TV Stations Wikia
Advertisement

KDTV-DT, virtual channel 14 (UHF digital channel 20), is a Univision owned-and-operated television station licensed to San Francisco, California, United States and serving the San Francisco Bay Area. The station is owned by the Univision Local Media subsidiary of Univision Communications, as part of a duopoly with Vallejo-licensed UniMás owned-and-operated station KFSF-DT (channel 66). The two stations share studios on Zanker Road near the North San Jose Innovation District in San Jose; KDTV's transmitter is located on Mount Allison in Fremont.

KDTV-CD (virtual channel 28, UHF digital channel 21) in Santa Rosa operates as a Class A translator of KDTV relaying the station's signal into the northern half of the market; this station's transmitter is located atop Mount Saint Helena.

History[]

The station first signed on the air on August 13, 1975 as an affiliate of the Spanish International Network (the predecessor of Univision), broadcasting on UHF channel 60; it was the Bay Area's first exclusively Spanish-language television station. It was originally owned by a local group headed by Spanish International Network executive Reynold Anselmo.

In 1979, KDTV reached a deal with San Mateo-based PBS member station KCSM-TV (now KPJK, an independent non-commercial educational station) to transfer its full-power color facilities to that station; on March 5 of that year, KCSM and KDTV swapped transmitting facilities and channel assignments: KCSM moved to channel 60 and began transmitting from atop San Bruno Mountain's Radio Peak, while KDTV moved to UHF channel 14 and began transmitting from Mission Peak.

KDTV was acquired by Univision outright in 1992, turning KDTV into the market's third owned-and-operated station (behind KGO-TV, channel 7, which has been owned by ABC since it signed on in 1949, and KSTS, channel 48, which has been owned by Telemundo since 1987).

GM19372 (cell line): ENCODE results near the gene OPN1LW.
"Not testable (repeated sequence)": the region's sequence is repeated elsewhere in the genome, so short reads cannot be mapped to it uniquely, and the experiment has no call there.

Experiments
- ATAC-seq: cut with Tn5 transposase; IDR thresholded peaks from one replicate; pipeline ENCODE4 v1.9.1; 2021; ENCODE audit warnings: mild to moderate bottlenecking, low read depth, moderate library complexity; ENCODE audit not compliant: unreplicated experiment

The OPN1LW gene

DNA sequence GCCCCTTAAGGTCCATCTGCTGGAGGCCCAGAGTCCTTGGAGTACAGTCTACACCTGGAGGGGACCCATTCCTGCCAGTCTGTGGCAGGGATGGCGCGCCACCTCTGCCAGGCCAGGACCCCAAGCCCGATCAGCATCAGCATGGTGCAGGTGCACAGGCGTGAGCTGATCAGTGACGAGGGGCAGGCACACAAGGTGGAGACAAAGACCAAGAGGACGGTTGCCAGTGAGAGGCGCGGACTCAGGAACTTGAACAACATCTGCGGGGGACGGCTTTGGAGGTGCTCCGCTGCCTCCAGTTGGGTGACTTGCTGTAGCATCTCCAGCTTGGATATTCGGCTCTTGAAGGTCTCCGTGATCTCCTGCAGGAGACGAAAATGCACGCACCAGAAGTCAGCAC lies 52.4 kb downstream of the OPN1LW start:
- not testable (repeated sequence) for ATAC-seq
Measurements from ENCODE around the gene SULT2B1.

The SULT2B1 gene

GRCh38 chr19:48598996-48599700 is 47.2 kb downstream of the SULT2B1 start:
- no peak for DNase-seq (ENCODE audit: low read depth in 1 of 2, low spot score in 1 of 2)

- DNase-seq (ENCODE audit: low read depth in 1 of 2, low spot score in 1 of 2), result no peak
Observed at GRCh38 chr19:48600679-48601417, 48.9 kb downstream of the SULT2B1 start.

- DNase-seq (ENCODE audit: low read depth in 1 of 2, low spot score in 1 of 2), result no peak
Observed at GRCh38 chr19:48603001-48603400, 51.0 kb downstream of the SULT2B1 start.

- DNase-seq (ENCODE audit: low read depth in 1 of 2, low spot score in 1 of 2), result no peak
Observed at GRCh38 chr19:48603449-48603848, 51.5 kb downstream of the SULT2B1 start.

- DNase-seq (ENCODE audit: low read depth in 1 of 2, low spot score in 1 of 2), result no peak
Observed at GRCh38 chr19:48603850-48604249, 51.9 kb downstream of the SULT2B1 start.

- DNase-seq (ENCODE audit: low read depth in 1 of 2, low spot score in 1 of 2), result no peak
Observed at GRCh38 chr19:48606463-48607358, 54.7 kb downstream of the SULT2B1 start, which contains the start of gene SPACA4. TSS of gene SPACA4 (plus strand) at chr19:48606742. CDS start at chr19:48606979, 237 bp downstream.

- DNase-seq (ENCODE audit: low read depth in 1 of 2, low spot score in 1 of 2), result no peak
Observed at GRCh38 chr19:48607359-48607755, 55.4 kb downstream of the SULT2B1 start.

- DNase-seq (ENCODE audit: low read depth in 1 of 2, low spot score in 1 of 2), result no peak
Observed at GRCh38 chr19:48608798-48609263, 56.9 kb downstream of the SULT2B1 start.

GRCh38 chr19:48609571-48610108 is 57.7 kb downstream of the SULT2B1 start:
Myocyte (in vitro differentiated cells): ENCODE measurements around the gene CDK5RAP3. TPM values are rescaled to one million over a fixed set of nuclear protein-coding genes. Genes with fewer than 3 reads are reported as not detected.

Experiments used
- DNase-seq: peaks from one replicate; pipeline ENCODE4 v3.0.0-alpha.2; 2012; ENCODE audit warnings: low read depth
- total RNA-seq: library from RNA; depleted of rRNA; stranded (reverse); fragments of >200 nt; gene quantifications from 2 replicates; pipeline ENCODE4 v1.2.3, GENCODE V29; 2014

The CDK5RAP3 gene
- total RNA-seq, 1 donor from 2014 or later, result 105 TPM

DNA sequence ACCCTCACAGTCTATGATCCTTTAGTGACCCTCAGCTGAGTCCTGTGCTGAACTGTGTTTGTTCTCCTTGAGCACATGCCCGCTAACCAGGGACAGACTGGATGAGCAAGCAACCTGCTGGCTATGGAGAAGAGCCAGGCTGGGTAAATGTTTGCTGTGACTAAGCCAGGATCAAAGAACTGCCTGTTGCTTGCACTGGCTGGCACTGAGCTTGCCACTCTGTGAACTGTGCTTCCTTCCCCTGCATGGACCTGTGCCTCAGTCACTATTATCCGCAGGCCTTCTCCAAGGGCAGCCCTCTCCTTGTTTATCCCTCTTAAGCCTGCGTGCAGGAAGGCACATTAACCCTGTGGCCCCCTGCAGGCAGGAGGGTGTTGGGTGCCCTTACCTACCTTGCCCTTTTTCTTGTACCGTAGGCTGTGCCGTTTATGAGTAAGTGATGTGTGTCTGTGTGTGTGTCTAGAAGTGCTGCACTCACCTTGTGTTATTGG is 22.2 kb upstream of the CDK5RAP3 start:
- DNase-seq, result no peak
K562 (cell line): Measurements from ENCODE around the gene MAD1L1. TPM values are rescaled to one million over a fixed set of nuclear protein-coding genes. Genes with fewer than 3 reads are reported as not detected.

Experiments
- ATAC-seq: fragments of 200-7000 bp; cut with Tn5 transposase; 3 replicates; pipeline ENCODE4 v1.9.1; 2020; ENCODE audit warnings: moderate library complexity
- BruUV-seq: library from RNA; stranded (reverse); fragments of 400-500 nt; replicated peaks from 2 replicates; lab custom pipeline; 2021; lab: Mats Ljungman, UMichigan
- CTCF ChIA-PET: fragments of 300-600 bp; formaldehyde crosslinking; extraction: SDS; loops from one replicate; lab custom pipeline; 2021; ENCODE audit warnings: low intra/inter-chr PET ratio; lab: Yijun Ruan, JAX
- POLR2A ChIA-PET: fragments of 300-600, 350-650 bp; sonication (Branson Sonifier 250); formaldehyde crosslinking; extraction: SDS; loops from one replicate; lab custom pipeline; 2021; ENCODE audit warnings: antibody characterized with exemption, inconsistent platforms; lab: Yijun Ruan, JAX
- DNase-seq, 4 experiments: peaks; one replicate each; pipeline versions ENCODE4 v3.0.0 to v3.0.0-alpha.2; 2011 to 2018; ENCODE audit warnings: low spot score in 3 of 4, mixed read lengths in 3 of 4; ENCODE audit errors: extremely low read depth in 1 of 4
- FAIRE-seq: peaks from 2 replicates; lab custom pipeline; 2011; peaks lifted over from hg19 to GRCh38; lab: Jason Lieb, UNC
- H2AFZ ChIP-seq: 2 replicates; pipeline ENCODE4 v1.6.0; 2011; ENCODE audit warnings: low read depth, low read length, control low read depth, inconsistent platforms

In 2016, the station moved into a new, state-of-the-art studio facility in San Jose to reduce the cost of doing business (which had become prohibitive in the city of San Francisco) and increase its focus on the expanding Hispanic population to the south in Santa Clara County. The station retains a smaller bureau in San Francisco covering news in the city, along with the northern and eastern portions of the region.

Channel...60?[]

The Bahía de San Francisco Television Company, owned by principals of the Spanish International Network including Rene Anselmo and Danny Villanueva, applied on July 20, 1973, for a construction permit to build a new television station on San Francisco's channel 60. The Federal Communications Commission (FCC) granted the application on November 13, 1974. Channel 60 had originally been assigned for noncommercial use in San Francisco, and KQED held a permit for it, but when that station accepted a gift from Metromedia of the facility for channel 32, the noncommercial reservation was switched to channel 32, changing channel 60 to commercial.

From studios on Palou Avenue in San Francisco and the former transmitting facilities of KBHK on San Bruno Mountain, channel 60 made its debut on August 10, 1975. KDTV was the Bay Area's first full-time Spanish station; two other channels broadcast Spanish-language programs, KEMO channel 20 and KGSC channel 36.

KDTV did not remain on channel 60 for long. Desirous of a lower channel number, in early 1977, the station approached the College of San Mateo, which owned KCSM-TV, a small educational station in San Mateo. The trade, which the college approved that March, gave KDTV a lower channel number and KCSM-TV, then with anemic technical facilities, full-power coverage of the Bay Area and $400,000 in equipment. The swap took place on the morning of March 5, 1979.

The station grew in the 1980s with Emilio Nicolas Jr., son of Emilio Nicolas Sr., as general manager. Its relief efforts in the aftermath of the 1985 Mexico City earthquake won the station a Peabody Award and an Emmy nomination for community service, the first one for a Spanish-language TV station in the United States.